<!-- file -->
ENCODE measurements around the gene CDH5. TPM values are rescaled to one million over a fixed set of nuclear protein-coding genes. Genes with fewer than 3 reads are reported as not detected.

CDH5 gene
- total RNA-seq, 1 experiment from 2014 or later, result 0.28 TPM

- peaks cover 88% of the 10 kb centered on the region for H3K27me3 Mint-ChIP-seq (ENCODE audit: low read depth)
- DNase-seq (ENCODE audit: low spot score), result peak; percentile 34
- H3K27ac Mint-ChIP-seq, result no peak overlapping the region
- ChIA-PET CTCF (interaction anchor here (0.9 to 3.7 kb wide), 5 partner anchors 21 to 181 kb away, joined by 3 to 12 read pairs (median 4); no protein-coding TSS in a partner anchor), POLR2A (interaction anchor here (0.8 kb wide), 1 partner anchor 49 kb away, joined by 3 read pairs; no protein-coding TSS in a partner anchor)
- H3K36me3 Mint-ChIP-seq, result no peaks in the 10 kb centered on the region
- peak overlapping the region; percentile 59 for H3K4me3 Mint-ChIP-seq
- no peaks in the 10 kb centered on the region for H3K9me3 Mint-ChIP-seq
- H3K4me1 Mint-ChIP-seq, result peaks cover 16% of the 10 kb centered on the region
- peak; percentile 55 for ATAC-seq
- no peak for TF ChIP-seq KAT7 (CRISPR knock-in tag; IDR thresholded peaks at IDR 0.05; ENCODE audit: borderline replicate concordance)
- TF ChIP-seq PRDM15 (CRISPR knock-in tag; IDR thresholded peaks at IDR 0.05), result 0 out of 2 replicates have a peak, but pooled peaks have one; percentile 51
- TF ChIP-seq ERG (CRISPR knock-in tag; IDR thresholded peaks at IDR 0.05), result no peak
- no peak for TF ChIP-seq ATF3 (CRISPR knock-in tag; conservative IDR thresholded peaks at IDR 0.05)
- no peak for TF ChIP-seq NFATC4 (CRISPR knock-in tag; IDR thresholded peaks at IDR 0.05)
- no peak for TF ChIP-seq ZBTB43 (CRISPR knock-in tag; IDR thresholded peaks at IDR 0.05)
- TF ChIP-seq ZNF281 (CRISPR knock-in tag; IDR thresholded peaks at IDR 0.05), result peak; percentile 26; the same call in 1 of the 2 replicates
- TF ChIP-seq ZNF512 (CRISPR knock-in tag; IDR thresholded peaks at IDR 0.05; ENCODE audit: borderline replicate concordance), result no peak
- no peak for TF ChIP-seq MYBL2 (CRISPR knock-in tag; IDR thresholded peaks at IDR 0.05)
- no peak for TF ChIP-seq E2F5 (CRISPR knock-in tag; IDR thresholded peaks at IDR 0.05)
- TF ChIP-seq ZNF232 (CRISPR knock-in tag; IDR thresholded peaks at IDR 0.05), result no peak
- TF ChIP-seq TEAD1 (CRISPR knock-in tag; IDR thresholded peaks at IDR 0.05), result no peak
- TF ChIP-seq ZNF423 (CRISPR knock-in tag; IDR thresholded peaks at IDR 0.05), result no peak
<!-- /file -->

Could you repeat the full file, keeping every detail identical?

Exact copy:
ENCODE measurements around the gene CDH5. TPM values are rescaled to one million over a fixed set of nuclear protein-coding genes. Genes with fewer than 3 reads are reported as not detected.

CDH5 gene
- total RNA-seq, 1 experiment from 2014 or later, result 0.28 TPM

- peaks cover 88% of the 10 kb centered on the region for H3K27me3 Mint-ChIP-seq (ENCODE audit: low read depth)
- DNase-seq (ENCODE audit: low spot score), result peak; percentile 34
- H3K27ac Mint-ChIP-seq, result no peak overlapping the region
- ChIA-PET CTCF (interaction anchor here (0.9 to 3.7 kb wide), 5 partner anchors 21 to 181 kb away, joined by 3 to 12 read pairs (median 4); no protein-coding TSS in a partner anchor), POLR2A (interaction anchor here (0.8 kb wide), 1 partner anchor 49 kb away, joined by 3 read pairs; no protein-coding TSS in a partner anchor)
- H3K36me3 Mint-ChIP-seq, result no peaks in the 10 kb centered on the region
- peak overlapping the region; percentile 59 for H3K4me3 Mint-ChIP-seq
- no peaks in the 10 kb centered on the region for H3K9me3 Mint-ChIP-seq
- H3K4me1 Mint-ChIP-seq, result peaks cover 16% of the 10 kb centered on the region
- peak; percentile 55 for ATAC-seq
- no peak for TF ChIP-seq KAT7 (CRISPR knock-in tag; IDR thresholded peaks at IDR 0.05; ENCODE audit: borderline replicate concordance)
- TF ChIP-seq PRDM15 (CRISPR knock-in tag; IDR thresholded peaks at IDR 0.05), result 0 out of 2 replicates have a peak, but pooled peaks have one; percentile 51
- TF ChIP-seq ERG (CRISPR knock-in tag; IDR thresholded peaks at IDR 0.05), result no peak
- no peak for TF ChIP-seq ATF3 (CRISPR knock-in tag; conservative IDR thresholded peaks at IDR 0.05)
- no peak for TF ChIP-seq NFATC4 (CRISPR knock-in tag; IDR thresholded peaks at IDR 0.05)
- no peak for TF ChIP-seq ZBTB43 (CRISPR knock-in tag; IDR thresholded peaks at IDR 0.05)
- TF ChIP-seq ZNF281 (CRISPR knock-in tag; IDR thresholded peaks at IDR 0.05), result peak; percentile 26; the same call in 1 of the 2 replicates
- TF ChIP-seq ZNF512 (CRISPR knock-in tag; IDR thresholded peaks at IDR 0.05; ENCODE audit: borderline replicate concordance), result no peak
- no peak for TF ChIP-seq MYBL2 (CRISPR knock-in tag; IDR thresholded peaks at IDR 0.05)
- no peak for TF ChIP-seq E2F5 (CRISPR knock-in tag; IDR thresholded peaks at IDR 0.05)
- TF ChIP-seq ZNF232 (CRISPR knock-in tag; IDR thresholded peaks at IDR 0.05), result no peak
- TF ChIP-seq TEAD1 (CRISPR knock-in tag; IDR thresholded peaks at IDR 0.05), result no peak
- TF ChIP-seq ZNF423 (CRISPR knock-in tag; IDR thresholded peaks at IDR 0.05), result no peak